New California Energy Commission Report Highlights Investments in Clean Energy Projects
SACRAMENTO - The California Energy Commission has released a report summarizing advances in clean energy research funded through the Public Interest Energy Research (PIER) program.
The 2012 PIER Annual Report highlights projects designed to improve the reliability of the state's electricity supply, boost energy efficiency of building and appliances, and increase renewable sources of power. These efforts lower energy costs for consumers, while helping the state meet essential energy and environmental goals.
"This report details new research achievements and pioneering energy technologies that save Californians energy and money," said Energy Commission Chair Robert B. Weisenmiller. "The Energy Commission's investment in public energy research has helped transform the state's energy landscape, providing clear and quantifiable results that allow policymakers and innovators to plan for a clean and secure energy future."
In 2012, $28 million was invested in 30 research projects. Matching funds from private and federal sources accounted for an additional $19.6 million, including American Reinvestment and Recovery Act funds. An estimated 5,360 Californians gained innovative skills and experience working on PIER-funded electricity projects.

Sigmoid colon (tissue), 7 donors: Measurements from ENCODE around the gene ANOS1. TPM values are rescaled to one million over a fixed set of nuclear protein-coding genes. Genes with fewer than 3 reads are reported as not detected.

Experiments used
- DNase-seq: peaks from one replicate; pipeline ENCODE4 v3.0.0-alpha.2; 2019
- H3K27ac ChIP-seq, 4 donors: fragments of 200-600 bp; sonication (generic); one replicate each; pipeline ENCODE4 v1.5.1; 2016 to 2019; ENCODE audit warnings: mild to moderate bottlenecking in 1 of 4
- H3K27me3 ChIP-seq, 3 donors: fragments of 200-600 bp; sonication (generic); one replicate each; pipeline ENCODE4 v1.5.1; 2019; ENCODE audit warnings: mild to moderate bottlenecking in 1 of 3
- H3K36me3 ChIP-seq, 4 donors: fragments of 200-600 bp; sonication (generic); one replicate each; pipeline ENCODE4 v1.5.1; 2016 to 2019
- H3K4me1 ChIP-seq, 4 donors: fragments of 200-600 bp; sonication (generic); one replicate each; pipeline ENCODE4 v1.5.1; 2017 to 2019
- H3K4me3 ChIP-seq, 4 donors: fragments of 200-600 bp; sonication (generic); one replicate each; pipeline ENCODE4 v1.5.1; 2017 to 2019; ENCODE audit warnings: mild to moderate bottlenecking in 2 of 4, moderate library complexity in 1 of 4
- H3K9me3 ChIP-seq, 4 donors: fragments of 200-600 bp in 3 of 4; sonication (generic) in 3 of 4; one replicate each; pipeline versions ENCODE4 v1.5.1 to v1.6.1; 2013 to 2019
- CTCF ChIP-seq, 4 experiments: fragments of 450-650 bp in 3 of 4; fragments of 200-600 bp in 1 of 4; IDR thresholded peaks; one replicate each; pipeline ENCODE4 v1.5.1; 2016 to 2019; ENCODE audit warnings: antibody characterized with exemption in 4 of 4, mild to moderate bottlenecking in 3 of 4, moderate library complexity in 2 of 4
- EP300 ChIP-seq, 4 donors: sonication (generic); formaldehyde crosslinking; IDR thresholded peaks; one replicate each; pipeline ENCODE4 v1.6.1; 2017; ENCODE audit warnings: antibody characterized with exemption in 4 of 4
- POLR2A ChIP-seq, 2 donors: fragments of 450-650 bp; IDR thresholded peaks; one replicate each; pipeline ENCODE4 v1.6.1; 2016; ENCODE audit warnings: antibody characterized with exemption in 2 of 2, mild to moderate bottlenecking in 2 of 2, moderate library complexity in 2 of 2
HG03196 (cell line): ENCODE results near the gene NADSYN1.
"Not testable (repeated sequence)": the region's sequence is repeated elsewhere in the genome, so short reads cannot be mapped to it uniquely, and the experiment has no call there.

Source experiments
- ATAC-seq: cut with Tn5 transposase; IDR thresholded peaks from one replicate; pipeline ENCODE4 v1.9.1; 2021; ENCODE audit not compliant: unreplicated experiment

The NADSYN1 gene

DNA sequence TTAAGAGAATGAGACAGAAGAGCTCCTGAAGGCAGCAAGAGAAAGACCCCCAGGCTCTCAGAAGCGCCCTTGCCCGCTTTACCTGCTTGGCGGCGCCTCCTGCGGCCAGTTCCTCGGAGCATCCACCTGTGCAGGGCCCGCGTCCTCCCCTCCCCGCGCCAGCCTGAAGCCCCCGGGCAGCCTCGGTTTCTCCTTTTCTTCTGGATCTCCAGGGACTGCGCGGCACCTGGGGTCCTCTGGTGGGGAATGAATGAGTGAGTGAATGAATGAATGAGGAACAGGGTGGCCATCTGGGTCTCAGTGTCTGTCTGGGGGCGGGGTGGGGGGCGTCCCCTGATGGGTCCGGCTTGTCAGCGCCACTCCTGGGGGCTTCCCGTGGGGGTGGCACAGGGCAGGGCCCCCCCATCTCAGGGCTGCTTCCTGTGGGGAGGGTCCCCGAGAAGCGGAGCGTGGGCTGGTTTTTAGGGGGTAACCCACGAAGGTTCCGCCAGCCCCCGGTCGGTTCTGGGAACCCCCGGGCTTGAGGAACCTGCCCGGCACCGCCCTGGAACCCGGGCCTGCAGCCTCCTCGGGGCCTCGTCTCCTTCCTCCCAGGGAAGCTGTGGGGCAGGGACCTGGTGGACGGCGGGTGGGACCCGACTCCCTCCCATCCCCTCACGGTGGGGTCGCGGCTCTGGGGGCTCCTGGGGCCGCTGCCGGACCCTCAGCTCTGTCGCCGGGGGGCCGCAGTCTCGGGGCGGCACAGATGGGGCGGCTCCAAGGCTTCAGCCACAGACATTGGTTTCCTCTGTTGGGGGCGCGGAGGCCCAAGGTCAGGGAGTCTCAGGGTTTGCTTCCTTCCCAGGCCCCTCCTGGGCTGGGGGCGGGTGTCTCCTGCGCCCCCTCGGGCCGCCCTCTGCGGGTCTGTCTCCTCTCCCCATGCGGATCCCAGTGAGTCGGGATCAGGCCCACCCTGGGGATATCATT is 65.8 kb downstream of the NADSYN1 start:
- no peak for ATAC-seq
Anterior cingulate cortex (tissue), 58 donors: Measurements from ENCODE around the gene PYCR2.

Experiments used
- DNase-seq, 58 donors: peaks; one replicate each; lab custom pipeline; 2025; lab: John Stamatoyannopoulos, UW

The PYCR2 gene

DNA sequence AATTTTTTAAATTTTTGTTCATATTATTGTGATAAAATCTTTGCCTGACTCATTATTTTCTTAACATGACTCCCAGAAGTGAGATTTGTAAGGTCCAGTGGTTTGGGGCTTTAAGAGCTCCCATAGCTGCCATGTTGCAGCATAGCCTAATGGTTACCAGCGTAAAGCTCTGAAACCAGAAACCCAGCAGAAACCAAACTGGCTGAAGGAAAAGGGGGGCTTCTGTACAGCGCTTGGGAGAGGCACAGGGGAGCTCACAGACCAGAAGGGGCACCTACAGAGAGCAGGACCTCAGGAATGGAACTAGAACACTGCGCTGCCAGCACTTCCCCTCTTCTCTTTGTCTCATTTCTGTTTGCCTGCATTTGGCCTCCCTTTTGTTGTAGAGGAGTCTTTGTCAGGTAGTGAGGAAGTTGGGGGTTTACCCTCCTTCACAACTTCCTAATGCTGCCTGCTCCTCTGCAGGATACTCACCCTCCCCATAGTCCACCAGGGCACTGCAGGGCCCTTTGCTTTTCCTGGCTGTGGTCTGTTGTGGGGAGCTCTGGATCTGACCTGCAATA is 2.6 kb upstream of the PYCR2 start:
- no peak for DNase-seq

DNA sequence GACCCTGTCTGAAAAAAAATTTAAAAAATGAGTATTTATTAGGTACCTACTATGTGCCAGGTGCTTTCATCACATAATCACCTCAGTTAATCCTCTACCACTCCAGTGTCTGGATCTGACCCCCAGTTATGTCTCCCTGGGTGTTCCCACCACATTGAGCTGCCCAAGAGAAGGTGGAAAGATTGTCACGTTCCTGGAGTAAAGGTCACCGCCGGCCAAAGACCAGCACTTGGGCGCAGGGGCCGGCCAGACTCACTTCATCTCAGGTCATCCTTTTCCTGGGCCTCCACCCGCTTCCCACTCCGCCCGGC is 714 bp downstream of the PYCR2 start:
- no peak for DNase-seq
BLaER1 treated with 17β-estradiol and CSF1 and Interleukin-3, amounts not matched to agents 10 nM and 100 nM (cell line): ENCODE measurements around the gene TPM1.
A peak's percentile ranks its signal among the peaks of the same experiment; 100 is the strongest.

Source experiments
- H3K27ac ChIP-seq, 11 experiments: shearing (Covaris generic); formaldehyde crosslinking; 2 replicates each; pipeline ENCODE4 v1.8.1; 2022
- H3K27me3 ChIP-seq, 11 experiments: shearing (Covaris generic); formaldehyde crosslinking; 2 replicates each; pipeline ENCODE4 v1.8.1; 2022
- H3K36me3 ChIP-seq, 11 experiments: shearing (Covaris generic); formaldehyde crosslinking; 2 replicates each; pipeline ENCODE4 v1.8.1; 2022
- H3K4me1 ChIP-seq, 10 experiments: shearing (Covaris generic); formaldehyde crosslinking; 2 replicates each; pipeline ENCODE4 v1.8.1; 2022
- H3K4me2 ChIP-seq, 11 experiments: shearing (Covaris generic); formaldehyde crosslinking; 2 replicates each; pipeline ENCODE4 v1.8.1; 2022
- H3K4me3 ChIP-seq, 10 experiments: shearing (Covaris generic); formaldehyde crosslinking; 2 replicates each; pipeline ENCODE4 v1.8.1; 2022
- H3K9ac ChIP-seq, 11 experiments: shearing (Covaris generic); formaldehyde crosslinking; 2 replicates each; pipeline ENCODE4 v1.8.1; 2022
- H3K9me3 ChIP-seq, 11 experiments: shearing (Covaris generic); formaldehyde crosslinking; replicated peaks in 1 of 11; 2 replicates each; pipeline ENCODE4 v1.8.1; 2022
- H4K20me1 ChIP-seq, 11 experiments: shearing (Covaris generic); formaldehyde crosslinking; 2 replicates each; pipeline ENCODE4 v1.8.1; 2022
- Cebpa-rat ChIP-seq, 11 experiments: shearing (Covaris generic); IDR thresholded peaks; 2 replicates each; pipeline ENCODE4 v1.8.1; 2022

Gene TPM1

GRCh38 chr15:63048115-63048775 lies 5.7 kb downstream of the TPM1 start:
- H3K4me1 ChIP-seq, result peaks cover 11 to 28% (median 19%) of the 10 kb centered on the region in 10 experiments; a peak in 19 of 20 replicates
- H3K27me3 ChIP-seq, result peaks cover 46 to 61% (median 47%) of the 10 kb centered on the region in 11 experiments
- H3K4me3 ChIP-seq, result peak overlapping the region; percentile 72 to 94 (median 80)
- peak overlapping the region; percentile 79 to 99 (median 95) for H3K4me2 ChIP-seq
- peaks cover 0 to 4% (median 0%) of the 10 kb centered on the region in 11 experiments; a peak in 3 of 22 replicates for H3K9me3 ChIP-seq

The just-released report highlights energy efficiency research and demonstration projects that reduce the amount of energy used by buildings and appliances, and lower consumer energy costs. Between 1999 and 2008, PIER invested $27.6 million in 17 efficiency projects that led to building and appliance code changes that will save Californians an estimated $10 billion in energy costs by 2025. The report also includes estimates of the ratepayer savings from PIER's advancements in data center cooling, demand response, and building energy measurement technologies, which are expected to be in the millions of dollars each year by 2020.
To help support California's goal of generating 33 percent of its power needs with renewable resources by 2020, PIER funded clean energy research in wind, solar and geothermal technologies. Research addressing the variability of solar energy generation, an area of prime importance in increasing California's level of solar energy, demonstrated forecasting technologies that predict solar plant production for as much as two days ahead. The California Independent System Operator will use research advancements in solar forecasting in its planning process for solar PV generation.
PIER also funded research into the state's energy infrastructure leading to improved safety and system reliability for all Californians. For example, demonstrations of advanced batteries continue to show the potential of grid-level energy storage, test the use of these technologies to manage intermittent energy from sources such as solar power, and help improve grid reliability. In addition, research successes with synchrophasors led to their widespread adoption by electrical grid operators. Synchrophasors provide highly accurate measurements that can warn of possible disruptions on the electric grid. By 2020, synchrophasors will save Californians an estimated $210 million-$360 million annually by improving system reliability and reducing the risk of costly power outages.
The 2012 Public Interest Energy Research Annual Report can be found online at: